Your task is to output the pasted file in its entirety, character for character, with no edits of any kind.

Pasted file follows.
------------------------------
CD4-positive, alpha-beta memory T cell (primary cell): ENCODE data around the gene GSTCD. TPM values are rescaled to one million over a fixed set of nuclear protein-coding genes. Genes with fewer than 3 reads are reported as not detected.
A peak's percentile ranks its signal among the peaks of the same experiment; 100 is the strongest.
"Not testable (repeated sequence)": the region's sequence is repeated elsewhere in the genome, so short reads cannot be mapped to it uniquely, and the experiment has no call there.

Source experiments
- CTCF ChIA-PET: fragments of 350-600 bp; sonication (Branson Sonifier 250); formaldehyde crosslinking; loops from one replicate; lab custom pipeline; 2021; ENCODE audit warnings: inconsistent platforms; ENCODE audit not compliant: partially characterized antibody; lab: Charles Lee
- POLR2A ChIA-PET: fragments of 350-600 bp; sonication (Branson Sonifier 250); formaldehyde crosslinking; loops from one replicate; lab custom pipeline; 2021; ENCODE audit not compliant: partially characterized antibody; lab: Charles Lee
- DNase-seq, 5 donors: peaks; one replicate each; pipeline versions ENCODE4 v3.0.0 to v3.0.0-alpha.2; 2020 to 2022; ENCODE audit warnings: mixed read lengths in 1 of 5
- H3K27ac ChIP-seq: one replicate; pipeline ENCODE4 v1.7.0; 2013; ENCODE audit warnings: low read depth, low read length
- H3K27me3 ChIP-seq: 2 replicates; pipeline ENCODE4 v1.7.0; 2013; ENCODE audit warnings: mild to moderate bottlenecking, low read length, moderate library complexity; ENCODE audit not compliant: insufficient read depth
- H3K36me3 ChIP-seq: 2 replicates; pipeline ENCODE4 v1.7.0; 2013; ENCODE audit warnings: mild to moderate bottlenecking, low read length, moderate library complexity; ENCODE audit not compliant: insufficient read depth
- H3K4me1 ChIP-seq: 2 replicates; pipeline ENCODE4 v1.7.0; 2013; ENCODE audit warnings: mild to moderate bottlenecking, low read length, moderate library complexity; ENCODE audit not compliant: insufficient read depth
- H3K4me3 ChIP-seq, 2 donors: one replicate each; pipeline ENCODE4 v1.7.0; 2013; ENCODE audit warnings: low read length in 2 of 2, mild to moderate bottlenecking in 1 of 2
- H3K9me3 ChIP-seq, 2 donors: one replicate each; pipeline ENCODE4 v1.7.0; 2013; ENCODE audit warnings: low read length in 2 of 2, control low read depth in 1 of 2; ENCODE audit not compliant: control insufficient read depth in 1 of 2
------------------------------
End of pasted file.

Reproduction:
CD4-positive, alpha-beta memory T cell (primary cell): ENCODE data around the gene GSTCD. TPM values are rescaled to one million over a fixed set of nuclear protein-coding genes. Genes with fewer than 3 reads are reported as not detected.
A peak's percentile ranks its signal among the peaks of the same experiment; 100 is the strongest.
"Not testable (repeated sequence)": the region's sequence is repeated elsewhere in the genome, so short reads cannot be mapped to it uniquely, and the experiment has no call there.

Source experiments
- CTCF ChIA-PET: fragments of 350-600 bp; sonication (Branson Sonifier 250); formaldehyde crosslinking; loops from one replicate; lab custom pipeline; 2021; ENCODE audit warnings: inconsistent platforms; ENCODE audit not compliant: partially characterized antibody; lab: Charles Lee
- POLR2A ChIA-PET: fragments of 350-600 bp; sonication (Branson Sonifier 250); formaldehyde crosslinking; loops from one replicate; lab custom pipeline; 2021; ENCODE audit not compliant: partially characterized antibody; lab: Charles Lee
- DNase-seq, 5 donors: peaks; one replicate each; pipeline versions ENCODE4 v3.0.0 to v3.0.0-alpha.2; 2020 to 2022; ENCODE audit warnings: mixed read lengths in 1 of 5
- H3K27ac ChIP-seq: one replicate; pipeline ENCODE4 v1.7.0; 2013; ENCODE audit warnings: low read depth, low read length
- H3K27me3 ChIP-seq: 2 replicates; pipeline ENCODE4 v1.7.0; 2013; ENCODE audit warnings: mild to moderate bottlenecking, low read length, moderate library complexity; ENCODE audit not compliant: insufficient read depth
- H3K36me3 ChIP-seq: 2 replicates; pipeline ENCODE4 v1.7.0; 2013; ENCODE audit warnings: mild to moderate bottlenecking, low read length, moderate library complexity; ENCODE audit not compliant: insufficient read depth
- H3K4me1 ChIP-seq: 2 replicates; pipeline ENCODE4 v1.7.0; 2013; ENCODE audit warnings: mild to moderate bottlenecking, low read length, moderate library complexity; ENCODE audit not compliant: insufficient read depth
- H3K4me3 ChIP-seq, 2 donors: one replicate each; pipeline ENCODE4 v1.7.0; 2013; ENCODE audit warnings: low read length in 2 of 2, mild to moderate bottlenecking in 1 of 2
- H3K9me3 ChIP-seq, 2 donors: one replicate each; pipeline ENCODE4 v1.7.0; 2013; ENCODE audit warnings: low read length in 2 of 2, control low read depth in 1 of 2; ENCODE audit not compliant: control insufficient read depth in 1 of 2